This informational text about the Hubble Space Telescope covers how the telescope works, what missions it is has been apart of and what it is. Informational text features complement the text and add to the learning. There is even a diagram of the Hubble Space Telescope. The end of the book includes a section of books and websites to learn more about it.
The illustrations and simple text were the first things that attracted me to this book. It starts out with a view from space and the words, “The world is full of great big things:”. It goes on to show really big things: a canyon, billions of stars, the wide desert. And then it focuses on one mouse who travels throughout the book in the wind, on a massive train, through a forest, with only a crumb and at the end reaches another mouse and gives them the crumb. The message is that great big things are very small when you go through them for someone you love.
A fox sees a snowflake floating through the air and wonders what he should do because winter is coming. Each animal that the fox meets gives suggestions based on what they do to get ready for winter. The squirrel gathers, the bat hangs by its toes and goes to sleep, and the snowshoe hare turns white to match the snow. Each time the fox says, “That won’t do for me.” At the end, the fox meets another fox and they dance in the snow. The text is engaging as well as informative about animal behavior. The illustrations are beautiful and work with the text to create a soft tone reminiscent of winter snowfall.
A Nosy Fox opens a box to find robot parts inside. Different characters come along to try to make to robot work, but are not successful. “the Eager Beaver pulled the lever, the Wicked Witch flicked the switch…” After each character does something to the robot, the robot makes a noise. Finally a child comes along and takes charge, directing the animals what to do to create the robot.
The text is cumulative and rhyming. The onomatopoeia and illustrations contribute to the chaos that is going on. The confusion and chaos continues, as the last line states “and the robot went.” and he walks off into the sunset.
This text gives an overview of how chocolate is made. Two to three sentences are on a page and each two page spread includes a photograph related to the text on the page. The text includes many informational text features including words in color, a map, glossary, and an index. There is also a code for abdokids.com which has a video, activities and links to other information about how chocolate is made.
As a young girl goes over the rules and manners for attending a tea, she is continuously interrupted by a toot. They go through the suspects and the reasons why they could not of tooted. “Owls don’t toot, they hoot.” She decides to cancel her tea party since no one will tell her who keeps tooting and as she walks back to the house, she discovers that it is the teakettle. They decide to have the tea and then the young girl toots. There is an afterword about how to make tea and what to include at a tea party.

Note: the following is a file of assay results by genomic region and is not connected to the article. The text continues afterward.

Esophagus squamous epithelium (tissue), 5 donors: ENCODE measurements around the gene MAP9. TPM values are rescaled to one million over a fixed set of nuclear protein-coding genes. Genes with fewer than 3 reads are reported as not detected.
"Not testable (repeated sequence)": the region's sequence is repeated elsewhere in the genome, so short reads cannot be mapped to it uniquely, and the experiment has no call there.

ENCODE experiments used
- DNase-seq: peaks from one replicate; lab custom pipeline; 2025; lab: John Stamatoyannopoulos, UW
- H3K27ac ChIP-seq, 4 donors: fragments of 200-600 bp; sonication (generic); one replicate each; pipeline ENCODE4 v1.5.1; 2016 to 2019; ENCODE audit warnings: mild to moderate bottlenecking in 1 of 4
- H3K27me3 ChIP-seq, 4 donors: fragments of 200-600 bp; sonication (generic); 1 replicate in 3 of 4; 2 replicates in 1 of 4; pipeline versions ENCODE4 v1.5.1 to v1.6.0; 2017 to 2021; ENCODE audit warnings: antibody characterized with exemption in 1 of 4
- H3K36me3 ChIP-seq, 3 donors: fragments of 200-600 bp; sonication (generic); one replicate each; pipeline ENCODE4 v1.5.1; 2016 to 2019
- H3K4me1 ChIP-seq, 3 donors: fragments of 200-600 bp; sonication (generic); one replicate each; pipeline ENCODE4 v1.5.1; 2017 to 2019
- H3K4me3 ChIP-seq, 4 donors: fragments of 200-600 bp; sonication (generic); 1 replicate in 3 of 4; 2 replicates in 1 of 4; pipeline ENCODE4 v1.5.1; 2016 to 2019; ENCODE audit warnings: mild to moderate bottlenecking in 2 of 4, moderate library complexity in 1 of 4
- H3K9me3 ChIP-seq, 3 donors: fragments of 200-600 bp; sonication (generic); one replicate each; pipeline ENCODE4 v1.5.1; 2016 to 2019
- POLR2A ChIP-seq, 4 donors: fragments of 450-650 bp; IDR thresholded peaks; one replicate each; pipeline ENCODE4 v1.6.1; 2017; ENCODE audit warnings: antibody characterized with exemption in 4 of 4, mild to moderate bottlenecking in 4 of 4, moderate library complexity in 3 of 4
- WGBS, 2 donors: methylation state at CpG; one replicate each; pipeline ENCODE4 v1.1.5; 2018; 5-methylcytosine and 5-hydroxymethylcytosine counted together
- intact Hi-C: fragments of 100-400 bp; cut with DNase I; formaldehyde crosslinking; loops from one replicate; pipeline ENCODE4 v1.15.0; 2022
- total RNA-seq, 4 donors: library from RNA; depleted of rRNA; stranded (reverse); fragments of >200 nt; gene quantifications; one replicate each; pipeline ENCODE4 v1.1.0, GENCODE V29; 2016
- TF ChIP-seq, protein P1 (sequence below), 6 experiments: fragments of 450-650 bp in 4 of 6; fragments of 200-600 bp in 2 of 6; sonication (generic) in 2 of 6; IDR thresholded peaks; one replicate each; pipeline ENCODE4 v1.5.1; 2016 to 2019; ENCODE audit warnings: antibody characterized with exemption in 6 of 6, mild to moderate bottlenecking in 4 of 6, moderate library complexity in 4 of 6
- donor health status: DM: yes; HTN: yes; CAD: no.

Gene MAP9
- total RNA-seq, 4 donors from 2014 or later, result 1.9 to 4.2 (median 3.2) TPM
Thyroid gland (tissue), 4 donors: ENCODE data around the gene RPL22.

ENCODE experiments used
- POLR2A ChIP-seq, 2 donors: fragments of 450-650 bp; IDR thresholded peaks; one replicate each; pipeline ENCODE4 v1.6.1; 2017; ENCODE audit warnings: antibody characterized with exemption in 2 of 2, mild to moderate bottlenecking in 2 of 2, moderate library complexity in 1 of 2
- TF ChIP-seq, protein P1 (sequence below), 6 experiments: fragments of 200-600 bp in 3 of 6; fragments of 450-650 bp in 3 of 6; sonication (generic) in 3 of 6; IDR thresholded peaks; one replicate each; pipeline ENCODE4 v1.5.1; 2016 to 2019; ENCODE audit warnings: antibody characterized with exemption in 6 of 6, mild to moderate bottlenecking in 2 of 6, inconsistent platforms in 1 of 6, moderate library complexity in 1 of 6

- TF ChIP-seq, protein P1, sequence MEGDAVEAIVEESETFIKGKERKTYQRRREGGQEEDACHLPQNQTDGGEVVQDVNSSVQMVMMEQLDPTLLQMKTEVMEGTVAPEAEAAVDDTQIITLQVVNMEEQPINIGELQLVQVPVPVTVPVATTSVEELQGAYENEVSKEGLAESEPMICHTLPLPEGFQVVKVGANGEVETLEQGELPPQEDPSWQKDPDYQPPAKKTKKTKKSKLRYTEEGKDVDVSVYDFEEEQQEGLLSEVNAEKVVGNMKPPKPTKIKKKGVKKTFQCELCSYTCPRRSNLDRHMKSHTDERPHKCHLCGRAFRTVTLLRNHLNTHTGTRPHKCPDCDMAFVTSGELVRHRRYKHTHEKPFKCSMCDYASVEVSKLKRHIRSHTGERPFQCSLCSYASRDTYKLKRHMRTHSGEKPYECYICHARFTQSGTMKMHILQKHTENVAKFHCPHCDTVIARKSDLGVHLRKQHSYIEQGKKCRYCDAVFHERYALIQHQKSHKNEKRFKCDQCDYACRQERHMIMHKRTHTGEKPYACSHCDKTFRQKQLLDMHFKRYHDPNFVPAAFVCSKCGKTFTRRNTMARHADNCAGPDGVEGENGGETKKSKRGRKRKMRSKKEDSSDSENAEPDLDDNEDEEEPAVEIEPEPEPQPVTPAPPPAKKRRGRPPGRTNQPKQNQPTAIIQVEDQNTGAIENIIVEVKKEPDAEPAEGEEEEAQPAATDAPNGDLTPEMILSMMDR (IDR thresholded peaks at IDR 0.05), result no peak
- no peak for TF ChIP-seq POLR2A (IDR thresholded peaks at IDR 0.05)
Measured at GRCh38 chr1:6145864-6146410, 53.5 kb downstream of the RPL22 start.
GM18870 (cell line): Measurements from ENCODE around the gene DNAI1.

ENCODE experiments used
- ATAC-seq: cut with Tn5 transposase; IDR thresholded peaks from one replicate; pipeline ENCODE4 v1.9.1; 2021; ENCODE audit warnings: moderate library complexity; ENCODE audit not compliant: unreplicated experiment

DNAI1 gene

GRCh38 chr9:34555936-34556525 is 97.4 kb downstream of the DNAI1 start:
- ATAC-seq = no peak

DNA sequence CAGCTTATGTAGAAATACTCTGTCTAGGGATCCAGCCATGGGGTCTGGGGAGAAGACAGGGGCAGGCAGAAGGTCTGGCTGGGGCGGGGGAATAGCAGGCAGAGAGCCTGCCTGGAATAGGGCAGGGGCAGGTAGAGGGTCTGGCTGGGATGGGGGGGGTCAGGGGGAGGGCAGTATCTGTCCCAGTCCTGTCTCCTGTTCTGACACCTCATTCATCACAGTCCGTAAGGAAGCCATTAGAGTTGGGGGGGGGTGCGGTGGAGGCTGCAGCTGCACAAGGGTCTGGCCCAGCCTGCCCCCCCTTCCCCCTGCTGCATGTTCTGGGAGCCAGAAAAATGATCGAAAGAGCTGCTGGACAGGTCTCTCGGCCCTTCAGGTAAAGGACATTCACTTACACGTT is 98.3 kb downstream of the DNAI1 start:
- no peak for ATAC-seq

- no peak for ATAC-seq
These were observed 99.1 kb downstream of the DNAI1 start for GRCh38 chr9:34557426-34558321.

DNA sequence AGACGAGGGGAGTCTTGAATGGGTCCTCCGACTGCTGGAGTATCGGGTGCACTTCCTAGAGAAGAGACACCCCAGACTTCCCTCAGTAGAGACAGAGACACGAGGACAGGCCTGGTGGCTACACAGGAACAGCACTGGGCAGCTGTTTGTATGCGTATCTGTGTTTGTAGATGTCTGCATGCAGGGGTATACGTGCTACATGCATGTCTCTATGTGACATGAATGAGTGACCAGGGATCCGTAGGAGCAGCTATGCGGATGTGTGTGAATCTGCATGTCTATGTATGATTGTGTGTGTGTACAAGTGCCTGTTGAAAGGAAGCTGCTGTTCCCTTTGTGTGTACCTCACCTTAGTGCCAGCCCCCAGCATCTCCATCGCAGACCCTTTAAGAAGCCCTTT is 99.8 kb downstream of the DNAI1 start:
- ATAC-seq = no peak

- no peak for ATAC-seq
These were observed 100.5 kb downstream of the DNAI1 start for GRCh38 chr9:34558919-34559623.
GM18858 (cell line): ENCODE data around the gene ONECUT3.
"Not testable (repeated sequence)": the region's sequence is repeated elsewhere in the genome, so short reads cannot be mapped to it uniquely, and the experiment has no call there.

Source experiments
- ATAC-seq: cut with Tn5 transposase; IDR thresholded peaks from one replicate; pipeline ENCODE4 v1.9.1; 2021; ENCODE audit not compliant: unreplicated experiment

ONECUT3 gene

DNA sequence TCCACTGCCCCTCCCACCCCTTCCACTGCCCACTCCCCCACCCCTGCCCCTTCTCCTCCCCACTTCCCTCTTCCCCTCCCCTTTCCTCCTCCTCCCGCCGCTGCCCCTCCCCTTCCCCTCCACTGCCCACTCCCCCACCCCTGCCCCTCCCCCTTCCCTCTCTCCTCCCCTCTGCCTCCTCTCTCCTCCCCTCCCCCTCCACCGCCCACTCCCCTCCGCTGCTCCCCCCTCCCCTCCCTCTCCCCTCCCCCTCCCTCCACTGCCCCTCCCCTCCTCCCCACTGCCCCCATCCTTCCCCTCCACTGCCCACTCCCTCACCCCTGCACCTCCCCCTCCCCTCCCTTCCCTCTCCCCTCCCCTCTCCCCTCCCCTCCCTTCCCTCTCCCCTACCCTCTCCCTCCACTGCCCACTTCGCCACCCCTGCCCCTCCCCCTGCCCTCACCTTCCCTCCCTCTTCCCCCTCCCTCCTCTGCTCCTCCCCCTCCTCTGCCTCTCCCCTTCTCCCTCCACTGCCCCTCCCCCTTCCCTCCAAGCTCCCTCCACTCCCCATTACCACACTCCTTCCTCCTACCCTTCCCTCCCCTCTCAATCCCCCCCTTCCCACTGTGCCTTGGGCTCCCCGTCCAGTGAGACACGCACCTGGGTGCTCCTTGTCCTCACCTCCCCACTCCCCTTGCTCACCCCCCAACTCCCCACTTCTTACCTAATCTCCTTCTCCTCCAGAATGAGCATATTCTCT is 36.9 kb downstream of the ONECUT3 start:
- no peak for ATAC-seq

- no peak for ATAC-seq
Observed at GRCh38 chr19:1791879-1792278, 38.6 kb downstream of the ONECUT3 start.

Plankton happens upon Mussel and says hello. Mussel does not reply and Plankton feels that Mussel is being rude. Plankton goes on to explain that Mussel should reply, yet Mussel remains silent further frustrating Plankton. When Mussel finally opens, Plankton can’t hear him, so he gets closer and closer until… SNAP! Mussel closes over Plankton. The entire story is told as a one sided conversation and from the point of view of Plankton. The illustrations give us clues to how Plankton is feeling.
A picture book biography about the man responsible for developing the scientific classification and naming system used throughout the scientific community today. The water color illustrations do a good job of evoking the time period (1700s) in which Karl Linne, aka Carolus Linnaeus, lived and worked. The book shares his early love of plants and insects, his confusion as he began his medical studies and found so many different names used for the same plants, the wrath he faced from other scientists who found him presumptuous in declaring his own name for things, and the eventual fame and fortune he received (even being knighted) when his ideas caught on. Final information pages in the back share how his system has needed to grow and adapt as new scientific knowledge grows.
It’s okay, but I thought a bit flat. It’s basically a story about a girl who feels like she can’t always summon a smile when she wants, and she’s worried as picture day approaches. When she’s assigned to be the photographer’s assistant, she gets the job of bringing out everyone else’s smiles. When it’s her turn, they all join forces to return the favor. Smiles all around.
It’s cute. It’s kitschy. It’s got vintage, graphic illustrations that are reminiscent of picture books of the past. On the way to school, Matthew’s father’s car has trouble starting. As dad drops him off at Kindergarten, the what-ifs begin. Matthew begins by asking what if the car doesn’t start when it’s time for dad to come get him, and then for every answer dad has to offer, Matthew has a new what-if question, exposing his fear that dad might not make it back. But in the end, dad assures him that if all else fails, he will run on his own two legs back to Matthew’s side.
It reads like a poetic love letter. It feels like it has romantic overtones, but could also be read aloud as a parent reading to a child. It’s a series of, “I was a flower with no pot. I was a polka with no dot….” etc. etc. etc. And then a series of all the things the listener brought to the reader’s life. It ends by asking, “What took you so long?”